Women who have had emergency Caesarean section and a subsequent preterm birth or miscarriage are more likely to go into early labour during their third pregnancy, a study has found.

The research showed that treatments such as a cervical stitch do not reduce the risk.

The study, supported by our BRC, was part of our Women and Children’s Health Theme and our Precision Medicine Cluster.

Preterm birth has long term health consequences and puts an infant’s survival and quality of life at risk. It is projected to cost health services in England and Wales £939 million per year.

Research has shown that women who have had an emergency Caesarean section are at increased risk of late miscarriage or preterm labour. This risk is greater the further on in labour the Caesarean is done. There is a six-fold increased risk if performed in late labour when the neck of the womb is fully dilated.

In 2017-18, 28% of births in the UK were by Caesarean section, and more than half (16.2%) were emergency. A cervical stitch following Caesarean section can help to keep the neck of the womb closed during later pregnancies. This means the cervix is less likely to open, reducing the chances of going into early labour.

The study used data from patients at the Preterm Surveillance Clinic at St Thomas’ Hospital. The team examined the outcomes of 209 women who had a previous emergency Caesarean and a subsequent preterm birth. Of these 72 women required a cerclage (cervical stitch) and 33 (46%) delivered before 30 weeks gestation.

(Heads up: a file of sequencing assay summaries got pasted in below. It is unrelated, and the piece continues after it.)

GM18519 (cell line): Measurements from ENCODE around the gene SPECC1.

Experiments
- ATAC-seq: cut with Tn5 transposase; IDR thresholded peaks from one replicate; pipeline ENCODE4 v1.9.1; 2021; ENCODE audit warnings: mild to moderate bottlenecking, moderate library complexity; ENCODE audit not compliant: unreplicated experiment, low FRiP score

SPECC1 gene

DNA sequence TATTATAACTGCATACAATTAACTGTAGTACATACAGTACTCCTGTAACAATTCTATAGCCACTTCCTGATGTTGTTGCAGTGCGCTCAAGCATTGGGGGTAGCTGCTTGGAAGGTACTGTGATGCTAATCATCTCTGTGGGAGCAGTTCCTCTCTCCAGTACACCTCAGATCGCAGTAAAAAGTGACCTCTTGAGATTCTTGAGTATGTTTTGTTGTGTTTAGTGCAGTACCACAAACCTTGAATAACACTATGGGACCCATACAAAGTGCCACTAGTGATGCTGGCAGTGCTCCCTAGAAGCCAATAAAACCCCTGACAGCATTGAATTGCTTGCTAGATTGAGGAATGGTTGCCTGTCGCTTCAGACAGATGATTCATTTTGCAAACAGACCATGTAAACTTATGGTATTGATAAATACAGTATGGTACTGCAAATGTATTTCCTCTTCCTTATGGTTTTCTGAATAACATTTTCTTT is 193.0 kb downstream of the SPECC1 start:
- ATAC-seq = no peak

The researchers compared these results to a control group who received cerclage and delivered after 24 weeks. They found that those who had had a Caesarean were ten times more likely to deliver before 30 weeks (3% vs 30%). The results were similar whether the Caesarean was done in early or late labour. Even when the team did not include those women who did not receive cerclage in the analysis, 50% (53/107) delivered early before 37 weeks gestation.

Lead author Andrew Shennan is Professor of Obstetrics at King’s College London. He said: “This is a serious problem that few doctors are aware of. Recurrent preterm birth is more common and occurs early in women with prior emergency Caesareans but is difficult to treat. The recent escalation of Caesarean sections should be looked at critically, as some harm is evident.”

The authors suggest higher incisions in the uterus at Caesarean to help to prevent this problem. They also highlight that Caesarean sections may not always be safer then assisted vaginal deliveries.

 

 

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